University of California, San Francisco (UCSF)

Brain Injury and Development in Newborns with Congenital Heart Disease

Research Area

Grant Type



In the United States, 30,000 children are born each year with congenital heart disease, and 50% of these children will require open-heart surgery for correction of their defect. Developmental deficits in children with congenital heart disease are a serious problem and may be seen in more than one third of these newborns. However, the reasons for developmental deficits in these children are largely unknown. It remains unknown if the brain injury leading to developmental disabilities in these newborns occurs prior to, during, or following their cardiac surgery.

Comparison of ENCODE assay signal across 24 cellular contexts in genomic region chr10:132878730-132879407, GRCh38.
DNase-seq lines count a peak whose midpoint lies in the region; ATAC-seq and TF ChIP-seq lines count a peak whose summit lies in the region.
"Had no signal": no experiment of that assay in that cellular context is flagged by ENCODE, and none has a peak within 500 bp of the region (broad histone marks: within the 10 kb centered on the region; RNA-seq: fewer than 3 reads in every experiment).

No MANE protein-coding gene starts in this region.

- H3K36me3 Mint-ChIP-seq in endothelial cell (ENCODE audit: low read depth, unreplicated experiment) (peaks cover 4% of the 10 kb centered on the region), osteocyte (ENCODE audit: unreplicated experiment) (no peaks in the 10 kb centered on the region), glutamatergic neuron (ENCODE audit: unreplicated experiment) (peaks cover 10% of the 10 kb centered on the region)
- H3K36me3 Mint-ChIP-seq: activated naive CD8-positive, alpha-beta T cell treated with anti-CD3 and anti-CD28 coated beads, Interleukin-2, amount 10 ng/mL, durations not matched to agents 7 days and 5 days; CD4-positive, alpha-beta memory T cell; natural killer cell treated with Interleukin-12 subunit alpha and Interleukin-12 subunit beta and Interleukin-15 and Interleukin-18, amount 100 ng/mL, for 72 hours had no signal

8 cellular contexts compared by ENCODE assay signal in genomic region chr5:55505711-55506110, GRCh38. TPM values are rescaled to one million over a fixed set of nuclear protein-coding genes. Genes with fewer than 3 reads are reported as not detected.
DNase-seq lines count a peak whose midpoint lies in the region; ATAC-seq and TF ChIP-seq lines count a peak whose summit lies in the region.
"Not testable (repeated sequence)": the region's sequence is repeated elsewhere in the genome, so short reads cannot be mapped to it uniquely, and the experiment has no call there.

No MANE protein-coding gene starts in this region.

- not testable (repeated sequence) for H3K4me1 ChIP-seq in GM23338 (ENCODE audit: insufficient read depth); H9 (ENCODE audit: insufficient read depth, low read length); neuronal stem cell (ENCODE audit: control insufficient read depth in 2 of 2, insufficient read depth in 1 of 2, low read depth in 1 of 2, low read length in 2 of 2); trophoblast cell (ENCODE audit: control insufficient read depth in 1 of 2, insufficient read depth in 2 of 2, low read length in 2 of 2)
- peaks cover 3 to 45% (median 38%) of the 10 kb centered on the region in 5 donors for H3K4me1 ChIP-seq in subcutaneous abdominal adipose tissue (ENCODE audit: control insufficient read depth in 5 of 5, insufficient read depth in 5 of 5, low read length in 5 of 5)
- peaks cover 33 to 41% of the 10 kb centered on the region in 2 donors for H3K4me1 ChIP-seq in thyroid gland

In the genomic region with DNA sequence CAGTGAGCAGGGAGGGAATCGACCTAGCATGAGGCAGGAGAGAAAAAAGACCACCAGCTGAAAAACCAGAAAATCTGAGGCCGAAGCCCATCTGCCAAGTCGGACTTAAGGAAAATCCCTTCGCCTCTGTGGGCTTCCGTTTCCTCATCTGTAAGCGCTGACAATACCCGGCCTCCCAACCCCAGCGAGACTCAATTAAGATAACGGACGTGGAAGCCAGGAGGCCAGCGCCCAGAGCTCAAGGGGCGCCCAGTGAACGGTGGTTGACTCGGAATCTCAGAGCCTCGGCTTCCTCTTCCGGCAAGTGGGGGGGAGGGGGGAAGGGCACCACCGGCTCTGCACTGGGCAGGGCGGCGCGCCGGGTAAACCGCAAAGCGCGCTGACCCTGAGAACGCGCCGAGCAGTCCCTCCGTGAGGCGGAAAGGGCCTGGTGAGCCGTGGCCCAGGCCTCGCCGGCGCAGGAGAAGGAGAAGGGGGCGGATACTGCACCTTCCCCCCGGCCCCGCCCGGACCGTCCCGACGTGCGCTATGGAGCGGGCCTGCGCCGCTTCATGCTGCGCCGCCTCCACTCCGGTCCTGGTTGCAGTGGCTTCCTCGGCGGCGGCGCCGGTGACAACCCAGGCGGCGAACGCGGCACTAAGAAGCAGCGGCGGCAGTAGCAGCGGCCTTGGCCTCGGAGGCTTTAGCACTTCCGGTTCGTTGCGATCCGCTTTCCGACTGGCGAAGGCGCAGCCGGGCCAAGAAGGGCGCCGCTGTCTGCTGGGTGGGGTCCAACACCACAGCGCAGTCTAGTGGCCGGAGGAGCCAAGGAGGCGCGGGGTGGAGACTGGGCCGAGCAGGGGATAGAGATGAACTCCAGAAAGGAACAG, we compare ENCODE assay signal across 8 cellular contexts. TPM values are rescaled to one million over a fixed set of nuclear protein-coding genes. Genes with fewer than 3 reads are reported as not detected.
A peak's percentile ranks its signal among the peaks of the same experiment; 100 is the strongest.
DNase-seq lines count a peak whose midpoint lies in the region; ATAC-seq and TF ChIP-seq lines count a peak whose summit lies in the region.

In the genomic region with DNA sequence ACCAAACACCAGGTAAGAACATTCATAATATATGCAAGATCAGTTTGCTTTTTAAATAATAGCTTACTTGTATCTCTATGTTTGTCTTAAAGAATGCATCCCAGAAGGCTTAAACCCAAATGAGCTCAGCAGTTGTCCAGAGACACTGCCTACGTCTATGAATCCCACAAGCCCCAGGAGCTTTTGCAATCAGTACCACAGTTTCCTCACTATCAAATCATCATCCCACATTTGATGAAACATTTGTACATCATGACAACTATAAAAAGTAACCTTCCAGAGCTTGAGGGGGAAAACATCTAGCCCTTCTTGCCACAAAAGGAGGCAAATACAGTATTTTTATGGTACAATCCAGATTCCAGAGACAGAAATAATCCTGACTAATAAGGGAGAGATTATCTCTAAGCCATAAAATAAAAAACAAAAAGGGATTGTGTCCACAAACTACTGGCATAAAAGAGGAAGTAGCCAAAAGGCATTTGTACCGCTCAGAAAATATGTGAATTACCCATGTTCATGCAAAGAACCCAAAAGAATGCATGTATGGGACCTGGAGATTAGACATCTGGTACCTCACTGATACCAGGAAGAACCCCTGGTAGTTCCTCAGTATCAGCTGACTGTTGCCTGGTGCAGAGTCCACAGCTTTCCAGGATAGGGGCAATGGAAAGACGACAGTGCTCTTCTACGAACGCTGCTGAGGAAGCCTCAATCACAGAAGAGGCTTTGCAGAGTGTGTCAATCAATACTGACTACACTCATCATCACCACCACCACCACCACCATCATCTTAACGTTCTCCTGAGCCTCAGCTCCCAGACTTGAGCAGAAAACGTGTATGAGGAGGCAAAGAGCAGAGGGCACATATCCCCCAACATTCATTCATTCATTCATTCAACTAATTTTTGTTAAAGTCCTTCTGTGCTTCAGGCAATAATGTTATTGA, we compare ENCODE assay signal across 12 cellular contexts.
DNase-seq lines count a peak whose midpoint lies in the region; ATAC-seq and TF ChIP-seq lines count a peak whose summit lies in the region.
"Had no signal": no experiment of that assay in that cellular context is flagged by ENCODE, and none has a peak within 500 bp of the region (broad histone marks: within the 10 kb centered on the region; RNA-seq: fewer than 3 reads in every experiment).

Our goal is to better understand the changes in brain structure and function that underlie the developmental deficits seen in newborns with heart disease, and to determine when these changes occur. This will be done by studying a group of newborns with congenital heart disease using advanced magnetic resonance (MR) techniques shortly before open-heart surgery, and again soon after surgery. The MR techniques used in this study include MR imaging, diffusion tensor imaging and spectroscopic imaging. These newborns will then be followed in childhood to determine their neurological and developmental outcomes.

Many physicians consider brain injury to be the major remaining challenge in caring for newborns with heart disease. The ability of these MR imaging techniques to detect which newborns have abnormalities of the brain will help parents and physicians better care for these infants. The longer-term goal of this research program will be to test new strategies to prevent brain injury in newborns with heart disease.